Table SortSee the demo page for the finished version of the code.
Tables in the DOM
Each element in a table is represented in the document object model just
like any other. For each HTML tag (TABLE, CAPTION, THEAD, TBODY, TR, TD, etc.)
there is a corresponding DOM element node. Each has the same relationships
to other DOM nodes (exposed through properties such as
parentNode, firstChild, nextSibling and so on) as any other
However, the DOM also provides some additional properties and methods for different elements in a table that better reflect its tabular nature. These make it easier to programatically access and modify individual rows or cells in a table.
Let's look at some of these. Below is our sample table once again. But this
time we add some ID attributes so that we can easily access the corresponding
DOM element via
<table id="myTable" border="1"> <caption style="caption-side:bottom;">Sample Table</caption> <thead id="myTHead"> <tr> <th>Header 1</th> <th>Header 2</th> <th>Header 3</th> </tr> </thead> <tfoot id="myTFoot"> <tr> <td>Footer 1</td> <td>Footer 2</td> <td>Footer 3</td> </tr> </tfoot> <tbody id="myTBody"> <tr> <td>Row 1 Cell 1</td> <td>Row 1 Cell 2</td> <td>Row 1 Cell 3</td> </tr> <tr> <td>Row 2 Cell 1</td> <td>Row 2 Cell 2</td> <td>Row 2 Cell 3</td> </tr> </tbody> </table>
|Header 1||Header 2||Header 3|
|Footer 1||Footer 2||Footer 3|
|Row 1 Cell 1||Row 1 Cell 2||Row 1 Cell 3|
|Row 2 Cell 1||Row 2 Cell 2||Row 2 Cell 3|
Using code like that shown below, we can access not only the table element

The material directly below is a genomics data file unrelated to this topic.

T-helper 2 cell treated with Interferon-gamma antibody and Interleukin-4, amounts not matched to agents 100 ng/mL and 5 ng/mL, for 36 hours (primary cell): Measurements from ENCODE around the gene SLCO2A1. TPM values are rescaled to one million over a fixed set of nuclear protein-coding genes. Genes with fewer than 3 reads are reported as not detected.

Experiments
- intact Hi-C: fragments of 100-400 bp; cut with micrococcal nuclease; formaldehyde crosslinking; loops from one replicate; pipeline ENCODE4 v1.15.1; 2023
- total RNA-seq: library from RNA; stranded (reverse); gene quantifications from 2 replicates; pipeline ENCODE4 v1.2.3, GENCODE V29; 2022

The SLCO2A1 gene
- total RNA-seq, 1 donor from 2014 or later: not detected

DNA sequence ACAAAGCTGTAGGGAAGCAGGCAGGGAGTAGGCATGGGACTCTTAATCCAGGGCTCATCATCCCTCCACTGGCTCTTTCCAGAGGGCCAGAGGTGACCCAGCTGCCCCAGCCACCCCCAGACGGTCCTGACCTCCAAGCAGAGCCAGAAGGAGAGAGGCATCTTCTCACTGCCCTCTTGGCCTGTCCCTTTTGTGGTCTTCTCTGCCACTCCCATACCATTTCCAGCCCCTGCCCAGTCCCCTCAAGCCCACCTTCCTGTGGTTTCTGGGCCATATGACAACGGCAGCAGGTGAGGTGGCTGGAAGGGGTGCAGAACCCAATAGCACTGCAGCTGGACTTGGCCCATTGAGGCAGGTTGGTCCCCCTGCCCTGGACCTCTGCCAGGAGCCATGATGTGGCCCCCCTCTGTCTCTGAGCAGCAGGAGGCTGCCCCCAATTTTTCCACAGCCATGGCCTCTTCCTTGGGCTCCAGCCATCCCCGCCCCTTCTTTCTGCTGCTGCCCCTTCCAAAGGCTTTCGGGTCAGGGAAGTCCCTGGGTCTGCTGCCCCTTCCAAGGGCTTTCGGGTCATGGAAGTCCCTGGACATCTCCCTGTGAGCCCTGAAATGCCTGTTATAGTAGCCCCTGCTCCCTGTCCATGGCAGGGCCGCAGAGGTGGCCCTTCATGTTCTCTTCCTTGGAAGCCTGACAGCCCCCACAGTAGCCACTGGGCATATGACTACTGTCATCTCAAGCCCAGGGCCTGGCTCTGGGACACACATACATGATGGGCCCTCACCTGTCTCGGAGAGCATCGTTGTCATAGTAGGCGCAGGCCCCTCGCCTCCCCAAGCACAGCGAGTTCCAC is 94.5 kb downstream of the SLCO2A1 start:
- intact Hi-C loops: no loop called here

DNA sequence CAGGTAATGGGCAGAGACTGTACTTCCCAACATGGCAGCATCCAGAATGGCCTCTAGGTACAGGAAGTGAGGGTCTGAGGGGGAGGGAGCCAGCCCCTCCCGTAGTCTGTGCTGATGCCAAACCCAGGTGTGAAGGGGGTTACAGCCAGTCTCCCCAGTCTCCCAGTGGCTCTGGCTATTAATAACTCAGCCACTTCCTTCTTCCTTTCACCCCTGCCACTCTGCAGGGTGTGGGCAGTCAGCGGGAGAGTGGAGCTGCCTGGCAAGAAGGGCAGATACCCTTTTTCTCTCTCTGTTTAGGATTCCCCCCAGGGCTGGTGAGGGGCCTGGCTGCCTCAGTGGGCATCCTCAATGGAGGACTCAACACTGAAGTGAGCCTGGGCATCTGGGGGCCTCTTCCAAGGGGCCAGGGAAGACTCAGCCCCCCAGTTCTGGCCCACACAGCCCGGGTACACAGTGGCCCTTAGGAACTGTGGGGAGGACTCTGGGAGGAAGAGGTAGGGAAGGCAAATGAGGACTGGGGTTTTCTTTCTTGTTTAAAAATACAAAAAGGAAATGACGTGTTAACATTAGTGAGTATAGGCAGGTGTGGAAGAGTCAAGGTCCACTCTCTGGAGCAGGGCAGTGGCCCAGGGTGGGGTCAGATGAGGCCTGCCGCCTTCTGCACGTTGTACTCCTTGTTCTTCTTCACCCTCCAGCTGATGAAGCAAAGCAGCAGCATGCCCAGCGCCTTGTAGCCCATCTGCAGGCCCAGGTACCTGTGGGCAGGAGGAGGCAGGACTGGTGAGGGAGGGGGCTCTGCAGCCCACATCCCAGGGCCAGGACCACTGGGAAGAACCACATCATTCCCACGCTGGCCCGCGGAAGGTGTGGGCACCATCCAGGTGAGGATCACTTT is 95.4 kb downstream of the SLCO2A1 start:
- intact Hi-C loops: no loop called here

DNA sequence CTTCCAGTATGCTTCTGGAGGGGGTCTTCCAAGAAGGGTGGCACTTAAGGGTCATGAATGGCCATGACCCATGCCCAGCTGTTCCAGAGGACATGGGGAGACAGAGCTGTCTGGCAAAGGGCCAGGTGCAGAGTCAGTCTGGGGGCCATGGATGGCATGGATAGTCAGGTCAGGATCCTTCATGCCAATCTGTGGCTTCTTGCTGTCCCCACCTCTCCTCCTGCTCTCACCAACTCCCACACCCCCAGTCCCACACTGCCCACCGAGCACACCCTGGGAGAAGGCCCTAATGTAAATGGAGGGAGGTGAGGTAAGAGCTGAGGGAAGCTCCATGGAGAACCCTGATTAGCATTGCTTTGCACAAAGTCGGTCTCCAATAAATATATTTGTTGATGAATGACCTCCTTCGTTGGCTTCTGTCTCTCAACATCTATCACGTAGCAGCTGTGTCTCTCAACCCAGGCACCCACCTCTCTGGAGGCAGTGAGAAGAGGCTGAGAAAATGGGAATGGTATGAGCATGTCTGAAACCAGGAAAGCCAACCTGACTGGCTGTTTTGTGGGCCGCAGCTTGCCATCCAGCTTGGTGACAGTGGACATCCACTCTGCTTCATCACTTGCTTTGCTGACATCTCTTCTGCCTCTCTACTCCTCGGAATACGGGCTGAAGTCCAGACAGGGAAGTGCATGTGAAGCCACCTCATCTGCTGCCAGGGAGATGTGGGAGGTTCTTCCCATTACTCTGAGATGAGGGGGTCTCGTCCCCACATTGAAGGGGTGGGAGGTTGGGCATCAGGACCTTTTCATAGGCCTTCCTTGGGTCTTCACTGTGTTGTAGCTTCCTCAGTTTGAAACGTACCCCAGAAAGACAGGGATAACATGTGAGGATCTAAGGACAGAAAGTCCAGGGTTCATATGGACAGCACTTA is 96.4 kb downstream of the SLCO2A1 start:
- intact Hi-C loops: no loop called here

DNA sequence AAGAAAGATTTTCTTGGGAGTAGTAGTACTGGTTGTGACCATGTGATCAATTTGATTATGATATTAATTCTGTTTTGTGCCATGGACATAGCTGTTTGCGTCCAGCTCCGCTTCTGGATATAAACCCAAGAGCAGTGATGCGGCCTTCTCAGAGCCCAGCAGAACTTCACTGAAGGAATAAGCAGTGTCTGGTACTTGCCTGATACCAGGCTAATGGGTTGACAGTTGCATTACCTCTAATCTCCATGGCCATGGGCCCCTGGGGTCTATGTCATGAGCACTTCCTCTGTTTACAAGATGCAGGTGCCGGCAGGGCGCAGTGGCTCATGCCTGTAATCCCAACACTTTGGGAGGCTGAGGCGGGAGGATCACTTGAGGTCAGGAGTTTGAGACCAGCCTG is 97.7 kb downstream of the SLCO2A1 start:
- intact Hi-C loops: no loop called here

but also each individual table section (head, foot and body). Each of these has
rows property which is a collection of table row elements. You
can access the elements in this collection in much the same way as you would
elements in an array.
var tableEl = document.getElementById("myTable"); var theadEl = document.getElementById("myTHead"); var tfootEl = document.getElementById("myTFoot"); var tbodyEl = document.getElementById("myTBody"); alert(tableEl.rows.length); alert(theadEl.rows.length); alert(tfootEl.rows.length); alert(tbodyEl.rows.length);
The links below display the number of rows in each of these collections for the sample table above. Note that the head, foot and body sections expose only the rows in those particular groups while the table itself exposes all the rows in the table.
The DOM node for the table element also exposes any head, foot and body elements in the table as properties so the above code could also have been written as follows:
var tableEl = document.getElementById("myTable"); alert(tableEl.rows.length); alert(tableEl.tHead.rows.length); alert(tableEl.tFoot.rows.length); alert(tableEl.tBodies.rows.length); // First and only TBODY element.
A table can only have one THEAD and one TFOOT element but multiple TBODY
elements are permitted. So the
tBodies property is a collection of
TBODY elements. In this case, there is only one TBODY so
is a collection of table section nodes with a single member.
Having table rows represented this way makes them much easier to work with. You can simply access them by index rather than by navigating through the parent, child and sibling node relations.
Additionally, by grouping rows in THEAD, TFOOT and TBODY sections, you can manipulate rows in one section without affecting others or worrying about how many rows they may contain.
Now that we know how to access groups of table rows, we need to see how to access individual cells.